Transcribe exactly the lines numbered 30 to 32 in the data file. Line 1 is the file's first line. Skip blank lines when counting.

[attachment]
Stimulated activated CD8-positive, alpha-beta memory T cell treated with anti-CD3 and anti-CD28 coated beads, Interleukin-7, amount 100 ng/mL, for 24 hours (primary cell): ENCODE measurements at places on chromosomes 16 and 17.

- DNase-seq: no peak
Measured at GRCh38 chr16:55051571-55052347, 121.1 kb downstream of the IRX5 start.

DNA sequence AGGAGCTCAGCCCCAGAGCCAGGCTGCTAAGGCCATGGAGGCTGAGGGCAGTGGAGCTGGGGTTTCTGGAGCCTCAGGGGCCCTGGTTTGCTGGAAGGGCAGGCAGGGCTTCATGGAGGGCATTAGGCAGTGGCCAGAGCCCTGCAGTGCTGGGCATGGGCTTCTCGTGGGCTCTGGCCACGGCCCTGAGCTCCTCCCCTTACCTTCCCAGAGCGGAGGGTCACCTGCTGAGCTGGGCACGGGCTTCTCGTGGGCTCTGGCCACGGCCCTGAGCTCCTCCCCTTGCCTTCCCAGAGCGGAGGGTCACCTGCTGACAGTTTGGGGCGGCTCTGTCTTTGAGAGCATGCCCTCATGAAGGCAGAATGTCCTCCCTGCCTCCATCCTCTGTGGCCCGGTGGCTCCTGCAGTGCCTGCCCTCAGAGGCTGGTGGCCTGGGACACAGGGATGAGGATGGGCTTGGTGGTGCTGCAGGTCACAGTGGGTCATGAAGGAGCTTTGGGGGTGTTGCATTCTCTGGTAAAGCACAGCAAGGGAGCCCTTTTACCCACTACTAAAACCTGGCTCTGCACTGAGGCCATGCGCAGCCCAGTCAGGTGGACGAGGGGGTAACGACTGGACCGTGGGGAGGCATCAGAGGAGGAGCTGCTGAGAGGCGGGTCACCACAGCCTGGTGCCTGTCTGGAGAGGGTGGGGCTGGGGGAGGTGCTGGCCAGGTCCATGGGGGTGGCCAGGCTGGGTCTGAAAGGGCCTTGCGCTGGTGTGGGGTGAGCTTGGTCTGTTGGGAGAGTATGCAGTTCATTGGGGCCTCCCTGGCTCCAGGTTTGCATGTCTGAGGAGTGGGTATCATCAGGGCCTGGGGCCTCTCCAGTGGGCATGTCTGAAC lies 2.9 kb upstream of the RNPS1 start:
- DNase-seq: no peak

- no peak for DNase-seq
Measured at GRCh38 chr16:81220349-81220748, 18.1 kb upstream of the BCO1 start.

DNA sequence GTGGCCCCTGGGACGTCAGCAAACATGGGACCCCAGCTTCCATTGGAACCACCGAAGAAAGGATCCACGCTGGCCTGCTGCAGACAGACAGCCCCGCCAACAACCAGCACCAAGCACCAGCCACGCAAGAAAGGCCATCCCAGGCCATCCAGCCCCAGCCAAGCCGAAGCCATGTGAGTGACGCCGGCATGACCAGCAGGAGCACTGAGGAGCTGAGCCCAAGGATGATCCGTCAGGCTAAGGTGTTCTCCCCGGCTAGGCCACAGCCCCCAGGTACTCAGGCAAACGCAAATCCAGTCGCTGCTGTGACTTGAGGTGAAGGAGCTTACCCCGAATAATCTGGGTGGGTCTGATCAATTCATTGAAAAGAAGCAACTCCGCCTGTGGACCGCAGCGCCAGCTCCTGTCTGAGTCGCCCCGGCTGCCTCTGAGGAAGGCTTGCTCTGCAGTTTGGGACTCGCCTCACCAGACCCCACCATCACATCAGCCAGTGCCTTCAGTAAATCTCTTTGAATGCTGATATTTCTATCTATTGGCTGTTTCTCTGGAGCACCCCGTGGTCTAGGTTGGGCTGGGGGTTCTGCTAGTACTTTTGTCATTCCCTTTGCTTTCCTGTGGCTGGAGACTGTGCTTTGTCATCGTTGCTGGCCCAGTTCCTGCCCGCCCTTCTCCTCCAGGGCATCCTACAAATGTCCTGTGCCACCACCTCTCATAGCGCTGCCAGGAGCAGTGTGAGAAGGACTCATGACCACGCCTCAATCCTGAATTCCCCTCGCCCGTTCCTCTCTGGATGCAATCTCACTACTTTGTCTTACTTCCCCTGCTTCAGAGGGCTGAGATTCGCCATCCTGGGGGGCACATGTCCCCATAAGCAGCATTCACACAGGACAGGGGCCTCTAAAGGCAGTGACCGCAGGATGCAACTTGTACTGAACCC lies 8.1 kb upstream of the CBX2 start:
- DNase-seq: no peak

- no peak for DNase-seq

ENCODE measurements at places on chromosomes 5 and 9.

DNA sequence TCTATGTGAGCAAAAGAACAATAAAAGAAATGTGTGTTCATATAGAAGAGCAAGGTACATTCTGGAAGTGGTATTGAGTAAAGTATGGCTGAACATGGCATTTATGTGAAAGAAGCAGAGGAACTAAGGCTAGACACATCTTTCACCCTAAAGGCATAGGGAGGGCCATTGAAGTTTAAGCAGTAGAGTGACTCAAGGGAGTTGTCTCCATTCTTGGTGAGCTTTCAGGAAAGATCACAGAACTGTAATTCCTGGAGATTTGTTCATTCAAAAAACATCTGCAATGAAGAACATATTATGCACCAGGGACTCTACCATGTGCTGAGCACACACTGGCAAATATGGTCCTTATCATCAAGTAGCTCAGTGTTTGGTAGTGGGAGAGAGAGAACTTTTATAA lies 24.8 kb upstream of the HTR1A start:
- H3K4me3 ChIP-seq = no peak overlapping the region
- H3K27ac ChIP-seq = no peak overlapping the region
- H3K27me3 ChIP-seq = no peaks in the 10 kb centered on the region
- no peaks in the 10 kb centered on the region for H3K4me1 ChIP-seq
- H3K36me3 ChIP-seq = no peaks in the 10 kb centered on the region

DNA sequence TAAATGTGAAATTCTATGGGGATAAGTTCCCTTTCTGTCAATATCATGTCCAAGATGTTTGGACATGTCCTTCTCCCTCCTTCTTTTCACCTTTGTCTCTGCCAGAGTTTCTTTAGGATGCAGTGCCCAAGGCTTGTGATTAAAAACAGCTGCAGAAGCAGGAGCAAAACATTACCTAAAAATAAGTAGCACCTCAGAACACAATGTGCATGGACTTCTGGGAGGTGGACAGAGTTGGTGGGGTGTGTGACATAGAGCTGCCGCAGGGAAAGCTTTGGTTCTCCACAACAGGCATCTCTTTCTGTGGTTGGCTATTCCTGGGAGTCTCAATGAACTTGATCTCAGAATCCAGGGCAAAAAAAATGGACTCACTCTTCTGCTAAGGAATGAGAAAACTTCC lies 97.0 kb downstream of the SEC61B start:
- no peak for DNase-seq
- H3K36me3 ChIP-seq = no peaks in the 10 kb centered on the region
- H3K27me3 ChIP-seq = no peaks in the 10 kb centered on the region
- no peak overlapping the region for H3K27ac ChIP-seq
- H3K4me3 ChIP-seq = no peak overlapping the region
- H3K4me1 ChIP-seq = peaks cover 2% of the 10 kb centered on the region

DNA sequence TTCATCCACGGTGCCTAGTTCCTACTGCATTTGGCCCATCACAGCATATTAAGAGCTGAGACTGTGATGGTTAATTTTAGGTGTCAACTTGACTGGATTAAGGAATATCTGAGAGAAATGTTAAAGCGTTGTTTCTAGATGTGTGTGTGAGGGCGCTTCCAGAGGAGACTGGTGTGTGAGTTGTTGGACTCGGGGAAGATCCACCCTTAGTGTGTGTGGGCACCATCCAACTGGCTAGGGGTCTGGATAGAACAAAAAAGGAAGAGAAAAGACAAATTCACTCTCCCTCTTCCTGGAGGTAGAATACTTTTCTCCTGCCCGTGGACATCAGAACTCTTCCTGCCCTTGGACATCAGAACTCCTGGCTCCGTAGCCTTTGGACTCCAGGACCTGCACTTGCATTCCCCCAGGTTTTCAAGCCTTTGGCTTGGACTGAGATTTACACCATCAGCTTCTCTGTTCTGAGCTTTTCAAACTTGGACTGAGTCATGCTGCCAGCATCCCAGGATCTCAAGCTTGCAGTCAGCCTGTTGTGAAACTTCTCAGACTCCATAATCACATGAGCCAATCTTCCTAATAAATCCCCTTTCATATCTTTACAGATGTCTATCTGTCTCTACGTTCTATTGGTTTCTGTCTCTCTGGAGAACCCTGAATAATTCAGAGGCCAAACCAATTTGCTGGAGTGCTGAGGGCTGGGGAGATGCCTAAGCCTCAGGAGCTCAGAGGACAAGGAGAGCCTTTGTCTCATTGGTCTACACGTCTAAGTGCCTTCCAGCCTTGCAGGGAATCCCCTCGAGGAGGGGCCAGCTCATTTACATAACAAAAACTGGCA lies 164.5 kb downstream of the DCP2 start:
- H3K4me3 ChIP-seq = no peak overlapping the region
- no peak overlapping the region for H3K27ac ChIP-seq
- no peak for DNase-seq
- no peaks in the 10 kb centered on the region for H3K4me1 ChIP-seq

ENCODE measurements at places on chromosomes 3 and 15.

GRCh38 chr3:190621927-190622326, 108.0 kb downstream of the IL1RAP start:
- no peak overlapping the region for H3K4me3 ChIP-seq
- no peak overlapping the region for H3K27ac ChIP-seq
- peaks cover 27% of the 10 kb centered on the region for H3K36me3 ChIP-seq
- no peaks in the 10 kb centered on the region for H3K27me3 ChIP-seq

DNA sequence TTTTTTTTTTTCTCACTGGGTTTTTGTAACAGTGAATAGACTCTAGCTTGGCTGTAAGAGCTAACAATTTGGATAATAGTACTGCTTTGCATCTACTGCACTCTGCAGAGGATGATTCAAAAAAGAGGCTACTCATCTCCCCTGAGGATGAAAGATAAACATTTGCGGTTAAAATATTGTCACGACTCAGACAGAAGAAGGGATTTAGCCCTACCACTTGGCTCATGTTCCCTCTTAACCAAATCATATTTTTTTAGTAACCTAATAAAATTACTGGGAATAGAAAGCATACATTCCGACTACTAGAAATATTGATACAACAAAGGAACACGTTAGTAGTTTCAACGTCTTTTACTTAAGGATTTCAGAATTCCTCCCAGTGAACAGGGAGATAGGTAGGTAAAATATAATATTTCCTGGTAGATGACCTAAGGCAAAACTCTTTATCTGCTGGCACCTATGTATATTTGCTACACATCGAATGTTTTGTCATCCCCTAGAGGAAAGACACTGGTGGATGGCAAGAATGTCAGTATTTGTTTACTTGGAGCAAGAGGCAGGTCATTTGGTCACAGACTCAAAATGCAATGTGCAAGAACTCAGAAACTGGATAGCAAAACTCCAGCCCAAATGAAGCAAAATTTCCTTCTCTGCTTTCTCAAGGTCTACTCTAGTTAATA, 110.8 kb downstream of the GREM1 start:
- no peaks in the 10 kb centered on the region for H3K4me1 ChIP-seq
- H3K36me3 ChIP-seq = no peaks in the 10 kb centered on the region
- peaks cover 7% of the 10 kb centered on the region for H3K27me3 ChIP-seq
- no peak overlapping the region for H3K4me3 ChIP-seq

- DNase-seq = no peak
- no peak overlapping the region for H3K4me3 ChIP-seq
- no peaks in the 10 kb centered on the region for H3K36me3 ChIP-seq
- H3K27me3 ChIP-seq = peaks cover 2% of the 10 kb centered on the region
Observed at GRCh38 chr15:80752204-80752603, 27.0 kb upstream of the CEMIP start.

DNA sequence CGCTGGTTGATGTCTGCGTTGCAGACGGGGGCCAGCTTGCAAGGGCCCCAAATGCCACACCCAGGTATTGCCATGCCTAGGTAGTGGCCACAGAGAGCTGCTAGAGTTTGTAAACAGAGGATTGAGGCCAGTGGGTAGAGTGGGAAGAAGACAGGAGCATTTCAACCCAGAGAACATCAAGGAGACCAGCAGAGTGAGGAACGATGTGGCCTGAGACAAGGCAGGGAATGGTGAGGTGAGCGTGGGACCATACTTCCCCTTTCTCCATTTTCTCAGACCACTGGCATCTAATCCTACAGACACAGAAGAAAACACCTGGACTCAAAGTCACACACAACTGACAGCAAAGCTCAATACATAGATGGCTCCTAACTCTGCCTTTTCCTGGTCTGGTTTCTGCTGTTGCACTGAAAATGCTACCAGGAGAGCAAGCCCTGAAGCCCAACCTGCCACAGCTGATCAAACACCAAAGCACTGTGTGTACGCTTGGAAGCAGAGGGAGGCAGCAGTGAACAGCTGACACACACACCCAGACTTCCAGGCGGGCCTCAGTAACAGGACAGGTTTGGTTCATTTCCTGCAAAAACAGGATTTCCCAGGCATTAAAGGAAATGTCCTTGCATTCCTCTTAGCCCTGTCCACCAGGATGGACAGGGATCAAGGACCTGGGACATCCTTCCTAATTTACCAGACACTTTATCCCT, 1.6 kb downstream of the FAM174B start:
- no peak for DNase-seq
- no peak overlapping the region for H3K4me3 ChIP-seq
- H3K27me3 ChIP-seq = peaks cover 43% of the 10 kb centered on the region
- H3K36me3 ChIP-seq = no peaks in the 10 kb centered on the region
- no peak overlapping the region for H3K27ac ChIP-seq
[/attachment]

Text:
ENCODE measurements at places on chromosomes 3 and 15.

GRCh38 chr3:190621927-190622326, 108.0 kb downstream of the IL1RAP start:
- no peak overlapping the region for H3K4me3 ChIP-seq